Take Your Crowd-Sourcing Campaign to the Next Level

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In the past four weeks, I’ve received requests to contribute to 13 different Kickstarter campaigns from actors raising money for their web series, short films, or theater productions. Since January, I’ve pledged donations to more sixty of these fundraisers and am sad to say only seven of them actually met their fundraising goal.

Whether you use Kickstarter or IndieGoGo to crowd-source your projects, the fact of the matter is that thousands of campaigns are launched each week and many do not meet their financial goals. So, how can you create a fundraising campaign that stands apart from the pack?

Let me share three ways you can make your crowd-sourcing campaign the best it can be.

1. Kick it off with a live event. Successful Kickstarter campaigns begin with a lot of enthusiasm. This energy attracts more donors, which leads to meeting, and often surpassing, the fundraising goal. You don’t build enthusiasm by simply sending a couple of e-mails out to your friends and posting once or twice on Twitter.

So, consider launching your campaign with an exciting event. Host a live chat on Facebook. Coordinate a party at a local bar. You can even live-stream a campaign launch party online.

My student, Tara Platt, and her husband Yuri Lowenthal raised more than $12,000 on the first day of their online fundraiser thanks to a live-streaming party where they answered fan questions, raffled off cool prizes, and interviewed cast members of their web-series, “Shelf Life.” Thanks to the momentum they built during their live event, the project surpassed their fundraising goal of $30,000 in thirty days.

2. The fortune is in the follow up. I understand that asking for money is never easy. Nobody wants to feel like they’re being taken advantage of. Nobody wants to feel like they’re begging for money either. In order to avoid annoying people or feeling like a freeloader, you just don’t follow up.

Let’s face it. We’re all busy. I’ve often intended to donate to a fundraiser and then added that task to the bottom of my long to do list. Then a few days pass, and I forget about the fundraiser. Without an additional reminder, the donation just won’t happen.

Remember this: You’re not begging for money.

You're offering people the opportunity to be a part of an exciting, creative endeavor. You’re giving the people who care about you a chance to contribute to your art in an important way. That’s not begging. That’s actually being of service.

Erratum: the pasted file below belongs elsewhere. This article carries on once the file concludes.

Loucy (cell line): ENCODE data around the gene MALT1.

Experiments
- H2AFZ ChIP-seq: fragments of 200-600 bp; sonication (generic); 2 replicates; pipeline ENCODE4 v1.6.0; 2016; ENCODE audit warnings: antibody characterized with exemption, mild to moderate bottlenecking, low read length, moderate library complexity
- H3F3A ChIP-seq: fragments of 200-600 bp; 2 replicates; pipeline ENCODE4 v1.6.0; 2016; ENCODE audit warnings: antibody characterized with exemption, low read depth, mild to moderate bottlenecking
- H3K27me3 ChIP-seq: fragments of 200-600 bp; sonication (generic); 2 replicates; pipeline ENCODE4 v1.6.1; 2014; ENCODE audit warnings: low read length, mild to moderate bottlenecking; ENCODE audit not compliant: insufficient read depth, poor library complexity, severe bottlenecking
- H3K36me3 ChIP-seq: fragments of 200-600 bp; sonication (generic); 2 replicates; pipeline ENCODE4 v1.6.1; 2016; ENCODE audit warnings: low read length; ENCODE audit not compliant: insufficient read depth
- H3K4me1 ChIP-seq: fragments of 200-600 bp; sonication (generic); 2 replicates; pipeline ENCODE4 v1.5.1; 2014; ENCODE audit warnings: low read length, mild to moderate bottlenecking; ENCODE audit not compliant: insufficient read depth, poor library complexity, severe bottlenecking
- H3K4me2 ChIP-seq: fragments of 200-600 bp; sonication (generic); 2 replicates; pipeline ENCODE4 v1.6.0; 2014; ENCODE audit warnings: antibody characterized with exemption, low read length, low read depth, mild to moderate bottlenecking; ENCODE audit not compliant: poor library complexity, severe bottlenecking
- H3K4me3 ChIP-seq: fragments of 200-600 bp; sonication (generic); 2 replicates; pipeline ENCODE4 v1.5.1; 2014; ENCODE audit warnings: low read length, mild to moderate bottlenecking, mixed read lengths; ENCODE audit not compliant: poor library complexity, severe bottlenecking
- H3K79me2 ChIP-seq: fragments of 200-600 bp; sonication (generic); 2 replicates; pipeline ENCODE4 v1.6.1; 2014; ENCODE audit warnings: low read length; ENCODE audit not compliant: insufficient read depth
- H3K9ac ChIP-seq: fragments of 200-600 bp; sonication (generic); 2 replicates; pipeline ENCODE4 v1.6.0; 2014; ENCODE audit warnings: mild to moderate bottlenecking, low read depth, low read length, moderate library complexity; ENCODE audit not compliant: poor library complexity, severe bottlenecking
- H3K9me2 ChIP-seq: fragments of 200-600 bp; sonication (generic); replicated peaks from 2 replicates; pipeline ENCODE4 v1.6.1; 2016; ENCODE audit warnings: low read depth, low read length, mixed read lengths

I recommend that you reach out with phone calls, social media posts, or e-mail reminders at least once a week for the duration of your fundraising campaign. Mix it up, and be sure to include a little update about the project as well. The more people know about what you’re hoping to do with the funds, the more they feel invested in your project, and the more likely they are to invest their money.

If someone doesn't contribute after the first request, it doesn’t always mean that they’ve decided it wasn’t for them. It’s more likely that contributing is on their to do list and a gentle reminder from you is just what the doctor ordered.

3. Go out of network. In order to meet your fundraising goal, you’ve got to reach beyond your immediate circle of friends and relatives.

First, ask your donors to spread the word. I recommend that you call or e-mail every donor and personally thank them for their generous support and invite them to spread the word about your campaign with their circle of friends.

The secret to leveraging referrals is to make the referral process a no-brainer. Pre-write Facebook posts, tweets, or e-mails that your donors can simply cut and paste to distribute as they wish.

Now, you’ll have an army of excited people knocking on virtual doors in your own personal version of a Get out and vote" campaign.

Take social media a step further by creating a daily game on Twitter. You could ask trivia questions related to the project, invite followers to guess how much money will be raised each day, or even engage followers to contribute story ideas. Be sure to make the games as simple and engaging as possible so the maximum number of people will not only participate but also encourage others to join the fun

Now is the perfect time to seize the opportunity to fund your own projects and grab the reins of your career

Dallas Travers teaches the career and life skills often left out of traditional training programs. Her book, "The Tao of Show Business," garnered five awards including first prizes at The Hollywood Book Festival, the London Festival, and the National Indie Excellence Award. Through her workshops, Dallas helps thousands of actors increase their auditions, produce their own projects, secure representation, and book roles in film, television, and on Broadway. She is a certified life coach and entrepreneur with over a decade of experience implementing marketing and mindset strategies that work.

For more information about working with Dallas, visit www.dallastravers.com.